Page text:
After purchasing property in the downtown area, the school funded several new buildings, both on the new property and its farming campus in east Lincoln. The school would not experience another expansion of this magnitude until the late 1940s, when the sudden arrival of thousands of soldiers seeking education after returning from World War II forced the school to seek further expansion. In 1908, Nebraska was inducted as a member of the Association of American Universities, an organization of research universities. In recent years, Nebraska ranked near the bottom of the AAU's statistical criteria for members, a ranking attributed in part to the university's extensive agricultural research funded by the U. S. Department of Agriculture, not included in the AAU's rankings because it is not awarded by peer-reviewed grants. Nebraska retained its AAU membership after a 2000 challenge, which provided the school with an advantage when the Big Ten was looking to expand in 2010, as all of its members at that time were AAU members.

Nebraska Chancellor Harvey Perlman stated "I doubt that our application would've been accepted had we not been a member of the." However, in 2011, after an extended campaign to retain its membership and a close, contentious vote, Nebraska became the only institution to be removed from the AAU membership by a vote of the membership In June 2018, the American Association of University Professors voted to censure the university for violations of academic freedom. In 2017, an adjunct instructor was filmed by a student as the instructor expressed a political opinion about the student's activist activities. State lawmakers demanded that the university hold the instructor accountable and the university subsequently fired her, a move the AAUP contends was a violation of her academic freedom; the University of Nebraska system is governed by its board of regents. The board consists of eight voting members elected by district for six-year terms, a non-voting student regent from each campus, who serve during their tenure as student body president.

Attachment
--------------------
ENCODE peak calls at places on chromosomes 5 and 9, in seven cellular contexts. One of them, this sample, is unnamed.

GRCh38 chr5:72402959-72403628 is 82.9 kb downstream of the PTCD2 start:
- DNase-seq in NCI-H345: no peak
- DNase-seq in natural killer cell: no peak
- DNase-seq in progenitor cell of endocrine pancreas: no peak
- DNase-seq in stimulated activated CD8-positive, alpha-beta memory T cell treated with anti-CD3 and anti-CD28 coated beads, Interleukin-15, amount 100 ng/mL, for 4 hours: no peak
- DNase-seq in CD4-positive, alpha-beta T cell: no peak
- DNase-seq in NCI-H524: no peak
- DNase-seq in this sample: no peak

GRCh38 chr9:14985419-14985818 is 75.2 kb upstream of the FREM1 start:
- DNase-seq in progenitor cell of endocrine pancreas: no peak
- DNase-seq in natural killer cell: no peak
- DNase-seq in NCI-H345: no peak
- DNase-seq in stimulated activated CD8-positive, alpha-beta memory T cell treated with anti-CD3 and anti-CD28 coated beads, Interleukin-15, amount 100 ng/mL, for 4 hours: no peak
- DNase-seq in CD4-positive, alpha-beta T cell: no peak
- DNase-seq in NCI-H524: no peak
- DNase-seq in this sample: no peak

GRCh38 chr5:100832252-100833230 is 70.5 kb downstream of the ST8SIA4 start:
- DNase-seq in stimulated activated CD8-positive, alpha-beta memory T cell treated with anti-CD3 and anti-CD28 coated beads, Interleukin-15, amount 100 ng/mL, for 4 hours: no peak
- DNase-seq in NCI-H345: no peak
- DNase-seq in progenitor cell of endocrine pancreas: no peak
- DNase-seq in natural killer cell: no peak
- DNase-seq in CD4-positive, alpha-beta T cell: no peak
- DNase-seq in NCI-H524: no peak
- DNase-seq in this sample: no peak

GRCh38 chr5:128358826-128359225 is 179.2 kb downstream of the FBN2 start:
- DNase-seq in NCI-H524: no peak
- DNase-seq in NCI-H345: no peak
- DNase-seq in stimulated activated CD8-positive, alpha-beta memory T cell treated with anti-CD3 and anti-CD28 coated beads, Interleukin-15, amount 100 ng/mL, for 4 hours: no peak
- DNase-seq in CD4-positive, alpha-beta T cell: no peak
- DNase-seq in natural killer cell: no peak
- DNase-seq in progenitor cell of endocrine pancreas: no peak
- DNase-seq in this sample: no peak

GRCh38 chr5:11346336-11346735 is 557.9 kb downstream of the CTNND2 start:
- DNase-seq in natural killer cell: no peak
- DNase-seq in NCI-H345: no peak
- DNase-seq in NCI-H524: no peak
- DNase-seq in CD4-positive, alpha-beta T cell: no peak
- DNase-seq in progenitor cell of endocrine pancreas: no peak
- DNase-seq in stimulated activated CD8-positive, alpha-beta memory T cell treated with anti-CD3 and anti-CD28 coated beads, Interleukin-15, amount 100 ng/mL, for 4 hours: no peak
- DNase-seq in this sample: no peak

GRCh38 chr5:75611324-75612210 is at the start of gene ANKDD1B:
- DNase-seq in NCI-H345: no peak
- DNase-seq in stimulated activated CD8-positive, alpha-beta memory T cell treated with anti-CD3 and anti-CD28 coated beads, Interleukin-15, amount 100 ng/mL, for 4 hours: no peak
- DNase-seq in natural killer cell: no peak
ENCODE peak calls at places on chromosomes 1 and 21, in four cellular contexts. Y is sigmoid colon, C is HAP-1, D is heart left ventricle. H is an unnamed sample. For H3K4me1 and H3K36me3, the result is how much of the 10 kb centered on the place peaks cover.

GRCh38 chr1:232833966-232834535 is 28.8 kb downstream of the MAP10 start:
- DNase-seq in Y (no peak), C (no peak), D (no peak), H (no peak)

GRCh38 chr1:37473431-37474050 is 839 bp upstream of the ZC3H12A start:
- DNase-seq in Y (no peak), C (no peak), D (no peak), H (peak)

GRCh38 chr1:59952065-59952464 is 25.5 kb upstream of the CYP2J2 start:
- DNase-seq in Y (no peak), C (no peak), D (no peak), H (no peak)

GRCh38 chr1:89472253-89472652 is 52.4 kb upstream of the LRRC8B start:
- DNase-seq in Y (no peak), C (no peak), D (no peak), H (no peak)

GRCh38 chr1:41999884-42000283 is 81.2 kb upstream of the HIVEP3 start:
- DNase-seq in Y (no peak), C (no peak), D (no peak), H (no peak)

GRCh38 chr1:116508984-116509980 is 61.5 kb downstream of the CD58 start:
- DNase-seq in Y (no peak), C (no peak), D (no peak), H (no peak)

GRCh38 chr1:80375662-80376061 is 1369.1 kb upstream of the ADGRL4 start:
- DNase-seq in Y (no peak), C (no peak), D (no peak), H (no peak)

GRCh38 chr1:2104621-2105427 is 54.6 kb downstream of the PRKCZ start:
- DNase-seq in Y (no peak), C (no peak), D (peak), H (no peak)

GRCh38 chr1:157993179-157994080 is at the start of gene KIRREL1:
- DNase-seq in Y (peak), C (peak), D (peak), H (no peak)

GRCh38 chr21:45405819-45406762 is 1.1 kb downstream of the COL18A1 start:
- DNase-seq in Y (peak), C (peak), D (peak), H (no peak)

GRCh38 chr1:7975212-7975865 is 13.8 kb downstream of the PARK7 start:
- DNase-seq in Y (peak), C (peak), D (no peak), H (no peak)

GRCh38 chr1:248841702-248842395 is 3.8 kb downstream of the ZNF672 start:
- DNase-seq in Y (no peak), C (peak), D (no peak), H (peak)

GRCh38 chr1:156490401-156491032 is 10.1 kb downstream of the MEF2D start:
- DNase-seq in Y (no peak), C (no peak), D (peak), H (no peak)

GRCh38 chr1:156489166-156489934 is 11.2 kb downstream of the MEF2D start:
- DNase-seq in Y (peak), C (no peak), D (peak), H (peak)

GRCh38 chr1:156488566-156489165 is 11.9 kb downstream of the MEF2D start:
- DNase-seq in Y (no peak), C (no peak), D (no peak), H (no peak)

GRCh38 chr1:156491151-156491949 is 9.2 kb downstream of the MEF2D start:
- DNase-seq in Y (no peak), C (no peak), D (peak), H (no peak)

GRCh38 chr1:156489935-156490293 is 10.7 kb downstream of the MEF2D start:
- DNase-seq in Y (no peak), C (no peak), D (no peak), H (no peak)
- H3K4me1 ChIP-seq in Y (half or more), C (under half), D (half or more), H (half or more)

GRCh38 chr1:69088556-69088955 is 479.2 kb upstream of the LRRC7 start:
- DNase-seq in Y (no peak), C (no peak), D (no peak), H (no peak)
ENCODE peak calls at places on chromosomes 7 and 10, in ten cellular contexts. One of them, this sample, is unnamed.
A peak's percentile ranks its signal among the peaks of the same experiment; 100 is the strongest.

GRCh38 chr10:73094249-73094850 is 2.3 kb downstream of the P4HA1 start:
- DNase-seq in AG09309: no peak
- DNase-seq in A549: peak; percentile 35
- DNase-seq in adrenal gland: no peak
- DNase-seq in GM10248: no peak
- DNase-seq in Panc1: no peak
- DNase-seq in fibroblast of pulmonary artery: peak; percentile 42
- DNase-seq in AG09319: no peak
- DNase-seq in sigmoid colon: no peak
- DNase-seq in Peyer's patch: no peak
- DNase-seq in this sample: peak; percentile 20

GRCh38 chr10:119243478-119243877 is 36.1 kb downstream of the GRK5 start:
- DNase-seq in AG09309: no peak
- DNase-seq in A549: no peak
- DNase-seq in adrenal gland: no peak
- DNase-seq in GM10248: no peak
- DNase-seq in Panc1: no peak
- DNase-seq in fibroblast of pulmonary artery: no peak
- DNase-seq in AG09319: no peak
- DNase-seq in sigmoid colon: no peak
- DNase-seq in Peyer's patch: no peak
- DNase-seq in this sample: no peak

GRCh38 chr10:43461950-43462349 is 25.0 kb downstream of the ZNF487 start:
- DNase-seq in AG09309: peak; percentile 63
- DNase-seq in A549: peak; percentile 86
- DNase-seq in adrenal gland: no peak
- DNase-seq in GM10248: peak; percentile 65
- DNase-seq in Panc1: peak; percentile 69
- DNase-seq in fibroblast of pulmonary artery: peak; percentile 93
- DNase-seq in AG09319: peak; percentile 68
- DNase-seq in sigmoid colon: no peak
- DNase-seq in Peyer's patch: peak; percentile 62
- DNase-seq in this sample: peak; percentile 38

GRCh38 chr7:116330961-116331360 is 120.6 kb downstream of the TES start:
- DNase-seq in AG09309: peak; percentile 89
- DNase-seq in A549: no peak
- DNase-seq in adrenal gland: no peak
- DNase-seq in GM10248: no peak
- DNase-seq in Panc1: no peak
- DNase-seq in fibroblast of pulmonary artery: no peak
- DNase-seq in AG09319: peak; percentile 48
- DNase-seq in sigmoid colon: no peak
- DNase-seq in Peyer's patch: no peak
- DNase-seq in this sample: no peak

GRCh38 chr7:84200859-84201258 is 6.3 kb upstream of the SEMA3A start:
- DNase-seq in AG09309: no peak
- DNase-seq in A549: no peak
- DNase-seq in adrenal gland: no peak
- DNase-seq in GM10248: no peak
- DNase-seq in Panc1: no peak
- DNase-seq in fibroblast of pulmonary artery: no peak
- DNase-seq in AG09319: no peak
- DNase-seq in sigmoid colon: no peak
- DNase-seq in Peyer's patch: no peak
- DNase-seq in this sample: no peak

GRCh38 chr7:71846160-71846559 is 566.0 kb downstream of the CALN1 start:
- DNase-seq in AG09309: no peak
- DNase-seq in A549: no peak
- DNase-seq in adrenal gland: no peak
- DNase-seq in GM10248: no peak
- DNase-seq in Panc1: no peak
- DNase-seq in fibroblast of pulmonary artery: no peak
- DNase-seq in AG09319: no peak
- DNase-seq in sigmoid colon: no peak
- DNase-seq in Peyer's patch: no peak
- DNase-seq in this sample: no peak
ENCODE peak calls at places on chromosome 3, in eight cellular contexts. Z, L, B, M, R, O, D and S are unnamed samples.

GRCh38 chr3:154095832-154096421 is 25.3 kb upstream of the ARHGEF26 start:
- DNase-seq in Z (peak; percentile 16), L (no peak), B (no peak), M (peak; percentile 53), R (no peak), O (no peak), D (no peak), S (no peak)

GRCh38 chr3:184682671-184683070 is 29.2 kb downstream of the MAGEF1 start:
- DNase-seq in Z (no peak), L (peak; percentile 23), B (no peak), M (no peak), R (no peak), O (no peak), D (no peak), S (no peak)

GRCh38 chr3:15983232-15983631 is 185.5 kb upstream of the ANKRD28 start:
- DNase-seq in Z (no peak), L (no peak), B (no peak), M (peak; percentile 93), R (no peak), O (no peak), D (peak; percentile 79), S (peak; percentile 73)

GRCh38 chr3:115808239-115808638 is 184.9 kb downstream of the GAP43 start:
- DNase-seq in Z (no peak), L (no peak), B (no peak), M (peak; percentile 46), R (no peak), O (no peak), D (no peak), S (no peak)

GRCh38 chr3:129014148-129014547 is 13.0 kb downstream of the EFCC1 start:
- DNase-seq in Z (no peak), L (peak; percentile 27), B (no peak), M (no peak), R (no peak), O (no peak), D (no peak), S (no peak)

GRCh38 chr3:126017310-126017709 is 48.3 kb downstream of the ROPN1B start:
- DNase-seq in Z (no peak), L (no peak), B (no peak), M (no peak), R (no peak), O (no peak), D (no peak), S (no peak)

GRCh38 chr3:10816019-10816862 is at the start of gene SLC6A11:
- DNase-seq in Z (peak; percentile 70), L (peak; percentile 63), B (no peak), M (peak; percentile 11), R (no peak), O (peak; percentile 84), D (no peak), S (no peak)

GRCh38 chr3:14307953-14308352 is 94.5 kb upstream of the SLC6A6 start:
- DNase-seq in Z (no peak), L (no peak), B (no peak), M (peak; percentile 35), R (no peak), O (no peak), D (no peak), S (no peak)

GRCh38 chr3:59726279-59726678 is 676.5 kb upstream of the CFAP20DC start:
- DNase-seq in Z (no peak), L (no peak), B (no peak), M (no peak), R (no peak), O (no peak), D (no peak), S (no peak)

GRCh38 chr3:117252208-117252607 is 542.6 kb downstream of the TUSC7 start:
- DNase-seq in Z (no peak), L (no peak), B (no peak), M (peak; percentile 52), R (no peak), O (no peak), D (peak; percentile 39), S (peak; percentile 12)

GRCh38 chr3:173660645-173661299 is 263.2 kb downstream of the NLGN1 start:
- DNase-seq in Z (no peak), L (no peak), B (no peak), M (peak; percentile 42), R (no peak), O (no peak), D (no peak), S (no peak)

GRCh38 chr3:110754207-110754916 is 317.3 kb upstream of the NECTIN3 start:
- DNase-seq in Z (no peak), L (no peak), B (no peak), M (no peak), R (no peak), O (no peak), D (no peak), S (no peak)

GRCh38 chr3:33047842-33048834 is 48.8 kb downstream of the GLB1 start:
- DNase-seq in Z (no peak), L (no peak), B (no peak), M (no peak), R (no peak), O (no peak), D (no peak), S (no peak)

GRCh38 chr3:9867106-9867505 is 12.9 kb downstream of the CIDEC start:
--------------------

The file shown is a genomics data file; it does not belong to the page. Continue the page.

The board directs all expenditures of each university. The university has nine colleges, combining to offer more than 150 undergraduate majors, 20 pre-professional programs, 100 graduate programs. NU offers programs at its campus from other University of Nebraska institutions, including the University of Nebraska at Omaha

Victoria Bridge (Penrith)